Review by Gordon Justesen
Glover, Gary Busey, Ruben Blades, Maria Conchita Alonso, Bill Paxton, Robert
Director: Stephen Hopkins
Audio: DTS HD 5.1, Dolby Surround
Video: Anamorphic Widescreen 1.85:1
Studio: 20th Century Fox
Features: See Review
Length: 108 Minutes
Release Date: June 9, 2009
“He’s on safari. The lions, the tigers, the bears…OH MY!”
The year was 1987 when the future governor of California (Ah-nuld) and the future governor of Minnesota (Jesse Ventura) ventured into the Central American jungle on a top secret military assignment and ended up battling wits with an alien creature with the power of invisibility and all around nasty killing methods. The movie was Predator, which is unquestionable one of the best action flicks of the 80s, as well as one of Schwarzenegger’s best.
Three years later, a sequel came along which managed to bring back the Predator, but Schwarzenegger was nowhere to be seen. Because he was shooting Terminator 2 at the time, he was unavailable to return to battle the creature once more. Though this presented a challenging task, Predator 2 managed to be a most exceptional sequel, if not superior to the first one.
Since the Predator wrecked havoc in the jungles of Central America in the first movie, it was a gesture of genius that this time around his hunting site would be another kind of jungle…a crime ridden Los Angeles. Since The Predator is attracted to extreme heated atmospheres, L.A. with a temperature of 110 degrees seems like a fitting spot.
Because this movie was released in 1990, it was indeed a futuristic movie, since the story takes place in the year 1997. Therefore, the movie is set 12 years ago in the future (BIG LAUGH HERE!) It’s not every day one gets to summarize a movie in that fashion.
The movie opens with a big bang of an action scene, as the Predator closely observes an intense shootout between cops and drug dealers/gang members. The human hero of the movie is Lt. Mike Harrigan (Danny Glover), who, along with us, cannot believe his eyes as the same gang members are mysteriously killed by an invisible force at the end of the shootout.
Harrigan is puzzled beyond words, and is even more ticked off when he’s told to remove himself from the case. The reason for this is that a mysterious federal agency, headed by agent Peter Keyes (Gary Busey), knows there’s something much bigger here, and it involves the mysterious new visitor who has wiped out the gang members.
As the movie progresses, the body count of humans, both cops and drug dealers, keep rising and rising. Harrigan, who believes he to be the Predator’s next victim, ignores all authority and vows to confront the mysterious being himself. Even though he’s still unclear about who, or what, he’s going after, it will take agent Keyes, who has inside information, to reveal what it is he’s going after.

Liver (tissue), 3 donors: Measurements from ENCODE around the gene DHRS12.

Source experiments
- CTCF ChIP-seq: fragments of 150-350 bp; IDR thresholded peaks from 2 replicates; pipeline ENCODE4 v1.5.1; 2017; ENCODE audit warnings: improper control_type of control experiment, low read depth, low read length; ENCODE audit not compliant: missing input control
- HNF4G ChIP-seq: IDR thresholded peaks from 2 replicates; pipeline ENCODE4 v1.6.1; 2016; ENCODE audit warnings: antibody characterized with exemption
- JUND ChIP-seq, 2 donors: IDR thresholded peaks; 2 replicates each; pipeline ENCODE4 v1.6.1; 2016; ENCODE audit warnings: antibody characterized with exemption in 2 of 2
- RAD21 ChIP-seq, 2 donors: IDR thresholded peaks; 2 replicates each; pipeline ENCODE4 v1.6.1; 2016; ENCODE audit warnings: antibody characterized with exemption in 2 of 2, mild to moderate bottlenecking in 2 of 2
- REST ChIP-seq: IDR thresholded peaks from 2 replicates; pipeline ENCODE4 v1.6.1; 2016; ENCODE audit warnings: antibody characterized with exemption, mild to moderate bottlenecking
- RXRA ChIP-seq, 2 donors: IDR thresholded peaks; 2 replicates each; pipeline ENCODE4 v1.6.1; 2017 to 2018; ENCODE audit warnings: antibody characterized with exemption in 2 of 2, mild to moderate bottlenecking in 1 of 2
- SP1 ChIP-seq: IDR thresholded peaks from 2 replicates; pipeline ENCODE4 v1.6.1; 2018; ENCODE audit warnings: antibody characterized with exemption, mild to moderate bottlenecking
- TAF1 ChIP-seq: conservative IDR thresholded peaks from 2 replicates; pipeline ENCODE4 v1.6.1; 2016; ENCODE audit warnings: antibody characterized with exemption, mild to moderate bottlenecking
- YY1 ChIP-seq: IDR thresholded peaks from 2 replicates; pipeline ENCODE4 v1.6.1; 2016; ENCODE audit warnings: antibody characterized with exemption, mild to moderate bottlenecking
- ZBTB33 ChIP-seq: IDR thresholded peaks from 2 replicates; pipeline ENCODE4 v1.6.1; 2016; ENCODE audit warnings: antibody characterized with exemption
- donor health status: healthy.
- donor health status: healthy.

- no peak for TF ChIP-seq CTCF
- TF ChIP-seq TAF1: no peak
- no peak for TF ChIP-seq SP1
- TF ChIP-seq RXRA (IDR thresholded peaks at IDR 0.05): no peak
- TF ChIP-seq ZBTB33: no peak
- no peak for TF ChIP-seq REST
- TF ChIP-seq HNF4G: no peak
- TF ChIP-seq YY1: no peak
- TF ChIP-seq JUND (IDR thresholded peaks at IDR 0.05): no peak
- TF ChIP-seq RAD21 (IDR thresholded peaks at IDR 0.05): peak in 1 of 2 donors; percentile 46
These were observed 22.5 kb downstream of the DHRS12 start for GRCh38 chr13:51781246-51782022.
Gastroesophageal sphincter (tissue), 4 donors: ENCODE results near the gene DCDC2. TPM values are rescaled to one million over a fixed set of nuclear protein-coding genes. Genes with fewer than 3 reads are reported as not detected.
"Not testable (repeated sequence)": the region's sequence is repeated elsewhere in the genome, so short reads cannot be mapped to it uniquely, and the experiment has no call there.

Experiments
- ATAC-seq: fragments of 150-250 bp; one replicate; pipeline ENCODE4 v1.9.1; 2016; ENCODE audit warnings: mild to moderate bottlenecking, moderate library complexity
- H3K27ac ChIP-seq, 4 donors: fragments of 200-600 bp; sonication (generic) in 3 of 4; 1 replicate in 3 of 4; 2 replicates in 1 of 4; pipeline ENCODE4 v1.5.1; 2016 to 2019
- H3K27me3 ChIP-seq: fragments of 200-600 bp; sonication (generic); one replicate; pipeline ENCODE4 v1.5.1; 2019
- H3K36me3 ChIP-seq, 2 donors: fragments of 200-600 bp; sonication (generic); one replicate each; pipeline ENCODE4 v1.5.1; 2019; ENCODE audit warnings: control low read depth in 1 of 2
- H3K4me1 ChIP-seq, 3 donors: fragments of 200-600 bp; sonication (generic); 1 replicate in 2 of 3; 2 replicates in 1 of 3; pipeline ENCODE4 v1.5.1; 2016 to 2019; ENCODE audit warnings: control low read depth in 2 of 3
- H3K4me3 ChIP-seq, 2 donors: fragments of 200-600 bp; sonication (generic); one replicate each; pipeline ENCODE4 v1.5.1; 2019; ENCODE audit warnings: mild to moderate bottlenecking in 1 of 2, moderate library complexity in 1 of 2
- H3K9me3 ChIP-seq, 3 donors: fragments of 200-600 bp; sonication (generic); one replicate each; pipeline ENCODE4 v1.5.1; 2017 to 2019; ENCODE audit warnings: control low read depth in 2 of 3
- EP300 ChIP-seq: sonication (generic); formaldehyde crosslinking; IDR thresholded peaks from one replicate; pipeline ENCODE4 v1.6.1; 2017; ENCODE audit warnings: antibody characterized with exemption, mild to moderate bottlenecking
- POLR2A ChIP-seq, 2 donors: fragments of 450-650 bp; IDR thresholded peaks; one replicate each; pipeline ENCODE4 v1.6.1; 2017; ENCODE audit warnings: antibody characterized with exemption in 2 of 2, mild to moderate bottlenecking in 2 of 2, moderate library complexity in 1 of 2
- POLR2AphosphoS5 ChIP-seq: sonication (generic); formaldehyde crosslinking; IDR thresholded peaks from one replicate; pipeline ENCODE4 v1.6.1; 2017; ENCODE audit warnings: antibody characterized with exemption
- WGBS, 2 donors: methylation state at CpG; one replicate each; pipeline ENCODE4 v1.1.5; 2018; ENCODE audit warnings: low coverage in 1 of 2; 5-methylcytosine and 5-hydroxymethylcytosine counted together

At best, Predator 2 is a solid guilty pleasure. When I first saw it, at a young age, it was perhaps the most violence, blood and guts I had ever seen at that point. And yes, the look of the Predator did terrify me. Now I look at the movie as pure brilliant trash cinema, which I’m sure that’s all it ever intended to be. The wonderfully campy performances of Gary Busey and Bill Paxton as one of Harrigan’s team members conveys this notion even further.
Sequel-wise, I feel the movie is a bit underrated. Like Alien 3, it’s one that never gets as much credit as it deserves. Though it’s not as memorable as John McTiernan’s predecessor, director Stephen Hopkins, who also directed such favorites of mine as Judgment Night and The Ghost and the Darkness as well as several early episodes of 24, does an effortless job and gives the movie a level of intense energy that never lets up for a second.
Nineteen years down the road, Predator 2 still holds up very well and maintains a high level of thrills.
My expectations weren’t quite met for this Blu-ray upgrade as far as video quality goes. The previous 2-Disc DVD release featured a fairly impressive picture presentation. My feeling is that the added age to the film was simply difficult to appear superb in high def. The image itself feels much softer than it should be in the 1080p. However, that’s not to say that the overall presentation isn’t well handled. Color saturation, in particular, is most improved this time around. All in all, a presentation that’s overall equal to that of the standard format release.
Sound-wise, the movie sounds more intense than ever! The DTS HD mix fully enhances every bombastic instance of sound this flick has to offer. The movie is nothing but gun battles, explosions and multiple scenes of the creature tearing and ripping through humans. Even the Predator’s sinister hiss has never sounded more effective. Fantastic music playback, in addition!
All the extras from the 2-Disc Special Edition DVD can be found here on this Fox Blu-ray upgrade. We have two commentary tracks; one with director Stephen Hopkins, the second with writers Jim Thomas and John Thomas. Also included is the documentary titled “The Hunters and the Hunted”, as well as three additional featurettes; “The Predator Goes to Town”, “Creating the Ultimate Hunter”, and an International Featurette. Other extras include “Evolutions” (Special Effects Development Sequences) and “Weapons of Choice” (Weapons Analysis Sequences). Lastly, there’s a promotional gallery, with trailers and TV spots, a full length mock news report, and a behind the scenes photo gallery.
Predator 2 has long been a slick and violent guilty pleasure of a movie, and thanks to Fox’s Blu-ray upgrade, the movie is now more enjoyable than ever. Enjoy the hunt, and don’t lose your skull!